New Up-Dates on Libya From London: March 24th

Tonight, Thursday March 24th, there are more attacks by the allied forces on Tripoli and probably other areas. But conditions in Misrata remain dire and the city is under total siege, with Gaddafi forces in the city attacking everywhere.  The speculation here is that this attack by Gaddafi is to create a situation where he is in control of all the key cities except Benghazi and to be in control of most of the country. 

NATO has finally announced that NATO will be in charge of the Libyan “no-fly” zone.  Further, some Arab countries are participating.  America has sent in humanitarian assistance to Benghazi which is a key move to help civilians.

Secretary Hillary Clinton announced that she was going to a U.K. meeting initiated by the U.K. in London on Tuesday to help with coordination of the coalition.  The Secretary General of the U.N. indicated that further action by the Security Council might be possible if Gaddafi does not stand down on his attacks.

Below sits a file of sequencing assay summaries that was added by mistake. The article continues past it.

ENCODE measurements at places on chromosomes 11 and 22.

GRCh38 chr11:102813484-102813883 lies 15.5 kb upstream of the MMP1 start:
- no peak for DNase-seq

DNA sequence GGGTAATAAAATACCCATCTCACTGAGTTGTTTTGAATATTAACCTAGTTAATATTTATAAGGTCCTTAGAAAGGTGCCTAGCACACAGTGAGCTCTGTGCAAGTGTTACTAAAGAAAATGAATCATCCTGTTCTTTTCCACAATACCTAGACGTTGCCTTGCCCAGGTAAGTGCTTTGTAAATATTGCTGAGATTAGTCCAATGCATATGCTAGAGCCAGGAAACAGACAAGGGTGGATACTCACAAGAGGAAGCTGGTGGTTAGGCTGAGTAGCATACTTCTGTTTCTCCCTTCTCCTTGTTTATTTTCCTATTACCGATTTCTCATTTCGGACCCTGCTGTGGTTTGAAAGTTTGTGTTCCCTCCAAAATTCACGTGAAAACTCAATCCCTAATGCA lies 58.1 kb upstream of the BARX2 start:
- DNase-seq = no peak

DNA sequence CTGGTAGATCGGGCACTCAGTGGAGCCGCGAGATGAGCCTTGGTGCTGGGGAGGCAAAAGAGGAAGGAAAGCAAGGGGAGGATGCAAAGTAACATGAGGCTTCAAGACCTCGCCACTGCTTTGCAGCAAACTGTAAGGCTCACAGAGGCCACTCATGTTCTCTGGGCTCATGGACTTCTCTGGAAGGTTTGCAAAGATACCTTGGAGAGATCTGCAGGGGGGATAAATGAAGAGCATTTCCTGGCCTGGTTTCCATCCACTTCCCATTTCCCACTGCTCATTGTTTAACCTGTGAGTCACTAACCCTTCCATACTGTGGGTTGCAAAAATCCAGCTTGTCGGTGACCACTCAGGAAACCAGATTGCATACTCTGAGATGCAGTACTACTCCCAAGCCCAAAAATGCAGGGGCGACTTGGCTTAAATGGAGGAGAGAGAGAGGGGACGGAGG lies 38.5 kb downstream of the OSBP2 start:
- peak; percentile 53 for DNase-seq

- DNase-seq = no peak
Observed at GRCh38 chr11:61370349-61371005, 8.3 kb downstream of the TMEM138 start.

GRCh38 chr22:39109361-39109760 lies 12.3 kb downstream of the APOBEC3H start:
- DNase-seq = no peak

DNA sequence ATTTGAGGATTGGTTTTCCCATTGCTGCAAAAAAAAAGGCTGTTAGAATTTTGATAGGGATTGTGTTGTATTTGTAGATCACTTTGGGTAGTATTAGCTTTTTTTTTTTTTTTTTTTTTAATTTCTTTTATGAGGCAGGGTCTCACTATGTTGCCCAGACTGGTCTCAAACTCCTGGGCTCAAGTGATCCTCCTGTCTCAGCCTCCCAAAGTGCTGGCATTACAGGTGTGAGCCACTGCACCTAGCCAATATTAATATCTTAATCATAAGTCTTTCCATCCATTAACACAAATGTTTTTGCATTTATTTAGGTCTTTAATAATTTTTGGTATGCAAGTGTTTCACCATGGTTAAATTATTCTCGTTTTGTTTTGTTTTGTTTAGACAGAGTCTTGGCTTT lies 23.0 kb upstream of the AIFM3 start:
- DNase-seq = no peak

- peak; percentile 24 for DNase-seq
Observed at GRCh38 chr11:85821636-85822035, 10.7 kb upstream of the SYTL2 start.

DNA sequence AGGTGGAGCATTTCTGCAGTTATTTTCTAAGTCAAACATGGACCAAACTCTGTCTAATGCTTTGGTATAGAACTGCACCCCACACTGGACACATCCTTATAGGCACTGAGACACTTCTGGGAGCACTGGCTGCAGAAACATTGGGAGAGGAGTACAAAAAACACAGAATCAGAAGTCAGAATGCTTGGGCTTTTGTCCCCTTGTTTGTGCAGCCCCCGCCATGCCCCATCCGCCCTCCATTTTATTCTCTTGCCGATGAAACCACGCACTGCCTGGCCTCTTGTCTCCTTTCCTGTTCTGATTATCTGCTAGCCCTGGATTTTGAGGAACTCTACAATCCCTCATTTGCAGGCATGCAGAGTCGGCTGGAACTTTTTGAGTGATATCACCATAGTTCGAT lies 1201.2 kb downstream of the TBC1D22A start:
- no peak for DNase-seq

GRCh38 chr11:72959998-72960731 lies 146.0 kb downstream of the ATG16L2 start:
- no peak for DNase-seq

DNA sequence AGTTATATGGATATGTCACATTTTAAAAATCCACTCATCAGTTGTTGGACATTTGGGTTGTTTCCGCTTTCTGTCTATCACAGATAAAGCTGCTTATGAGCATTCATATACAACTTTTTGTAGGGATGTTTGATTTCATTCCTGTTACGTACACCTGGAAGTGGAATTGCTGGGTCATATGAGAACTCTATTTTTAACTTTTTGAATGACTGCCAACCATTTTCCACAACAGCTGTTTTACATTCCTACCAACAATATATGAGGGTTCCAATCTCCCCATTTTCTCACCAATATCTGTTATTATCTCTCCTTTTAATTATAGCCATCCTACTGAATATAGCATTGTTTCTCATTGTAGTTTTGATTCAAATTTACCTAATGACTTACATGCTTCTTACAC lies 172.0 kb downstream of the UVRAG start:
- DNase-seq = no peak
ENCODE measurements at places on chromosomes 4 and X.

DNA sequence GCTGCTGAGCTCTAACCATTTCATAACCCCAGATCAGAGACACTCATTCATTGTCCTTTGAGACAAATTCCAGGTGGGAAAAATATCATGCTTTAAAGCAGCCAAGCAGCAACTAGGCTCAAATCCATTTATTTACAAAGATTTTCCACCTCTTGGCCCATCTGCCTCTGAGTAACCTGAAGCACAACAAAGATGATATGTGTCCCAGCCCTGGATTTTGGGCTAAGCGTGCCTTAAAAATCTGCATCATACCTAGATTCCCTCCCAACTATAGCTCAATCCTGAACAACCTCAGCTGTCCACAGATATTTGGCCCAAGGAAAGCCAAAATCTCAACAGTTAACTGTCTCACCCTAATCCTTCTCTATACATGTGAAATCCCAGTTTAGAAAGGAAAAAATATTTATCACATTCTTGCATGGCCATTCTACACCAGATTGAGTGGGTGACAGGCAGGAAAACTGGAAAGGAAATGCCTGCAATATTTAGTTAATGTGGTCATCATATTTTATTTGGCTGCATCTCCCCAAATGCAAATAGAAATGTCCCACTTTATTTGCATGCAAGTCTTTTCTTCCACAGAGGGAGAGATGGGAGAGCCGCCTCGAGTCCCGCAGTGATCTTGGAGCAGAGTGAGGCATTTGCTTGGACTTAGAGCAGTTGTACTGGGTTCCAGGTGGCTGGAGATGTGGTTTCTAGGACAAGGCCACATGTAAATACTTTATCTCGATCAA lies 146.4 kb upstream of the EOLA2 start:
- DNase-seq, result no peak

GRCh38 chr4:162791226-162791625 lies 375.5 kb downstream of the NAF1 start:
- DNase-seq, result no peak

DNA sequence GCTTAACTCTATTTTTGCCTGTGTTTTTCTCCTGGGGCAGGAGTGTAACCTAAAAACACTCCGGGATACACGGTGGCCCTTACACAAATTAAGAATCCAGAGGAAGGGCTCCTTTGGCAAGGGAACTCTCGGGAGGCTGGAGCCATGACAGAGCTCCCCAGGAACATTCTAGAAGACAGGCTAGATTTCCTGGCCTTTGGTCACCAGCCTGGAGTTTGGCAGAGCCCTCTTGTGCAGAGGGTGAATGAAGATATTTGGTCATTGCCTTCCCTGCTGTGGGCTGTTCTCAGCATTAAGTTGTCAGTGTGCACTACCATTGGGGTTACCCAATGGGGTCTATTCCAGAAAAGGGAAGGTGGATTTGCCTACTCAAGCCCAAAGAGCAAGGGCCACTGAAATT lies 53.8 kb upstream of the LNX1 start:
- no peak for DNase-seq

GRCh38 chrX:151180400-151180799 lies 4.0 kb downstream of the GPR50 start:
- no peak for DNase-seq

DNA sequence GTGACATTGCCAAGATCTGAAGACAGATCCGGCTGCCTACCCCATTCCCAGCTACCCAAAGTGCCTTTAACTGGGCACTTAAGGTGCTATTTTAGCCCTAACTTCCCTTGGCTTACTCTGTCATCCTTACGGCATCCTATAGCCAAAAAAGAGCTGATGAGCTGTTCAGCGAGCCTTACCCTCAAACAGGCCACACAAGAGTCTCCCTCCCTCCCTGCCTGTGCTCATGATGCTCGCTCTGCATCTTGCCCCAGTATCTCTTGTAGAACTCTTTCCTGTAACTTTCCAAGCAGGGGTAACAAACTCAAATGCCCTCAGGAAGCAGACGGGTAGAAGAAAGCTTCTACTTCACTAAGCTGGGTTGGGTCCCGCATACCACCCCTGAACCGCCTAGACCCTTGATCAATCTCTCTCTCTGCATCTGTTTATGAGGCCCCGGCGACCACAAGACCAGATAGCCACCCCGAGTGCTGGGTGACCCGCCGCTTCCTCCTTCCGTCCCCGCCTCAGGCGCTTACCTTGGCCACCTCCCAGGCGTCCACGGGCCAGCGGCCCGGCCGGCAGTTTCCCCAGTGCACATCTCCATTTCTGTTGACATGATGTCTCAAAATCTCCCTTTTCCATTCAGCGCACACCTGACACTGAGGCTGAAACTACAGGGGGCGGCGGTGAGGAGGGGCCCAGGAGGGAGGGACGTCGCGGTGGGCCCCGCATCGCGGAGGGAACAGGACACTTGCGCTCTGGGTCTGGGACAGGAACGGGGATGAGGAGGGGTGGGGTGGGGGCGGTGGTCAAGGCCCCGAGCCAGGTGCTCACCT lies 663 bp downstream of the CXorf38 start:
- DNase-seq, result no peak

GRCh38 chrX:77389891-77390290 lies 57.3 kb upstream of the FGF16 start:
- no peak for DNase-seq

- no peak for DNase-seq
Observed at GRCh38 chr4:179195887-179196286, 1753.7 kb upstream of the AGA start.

At the same time, there are question about the “end-game,” and it is likely that is the reason for the Tuesday meeting.  It must also include some private talks on how to get rid of Gaddafi and bring about a landscape that will permit the success of the opposition.  One option might be to recognize the National Council in Benghazi and for them to request assistance in arms and troops from Arab countries. This may be an unlikely option, but there is clearly the issue of how to finish this action and what outcome will this end.

This action has also forced a re-evaluation of Britain’s role in the world and it allocation of it resources. Some have even used it to beat up on America, but the truth is that Britain and France were in the lead on this action.  The opinion polls here so far have shown a minority support for the action in Libya. But so far all parties here support the action.  People are questioning what role Britain should have in the world and what kind of military they really need.  Some also have argued for more diplomacy and less military action.

Again, there are large implications for this action beyond Libya and even the Middle East.  Can or should the international community act to stop the massive killing of people by their own government and the means to enforce the UN commitment of the “responsibility to protect.”   Also, we need to seek means to act in effective ways without the use of military action. Is this realistic?

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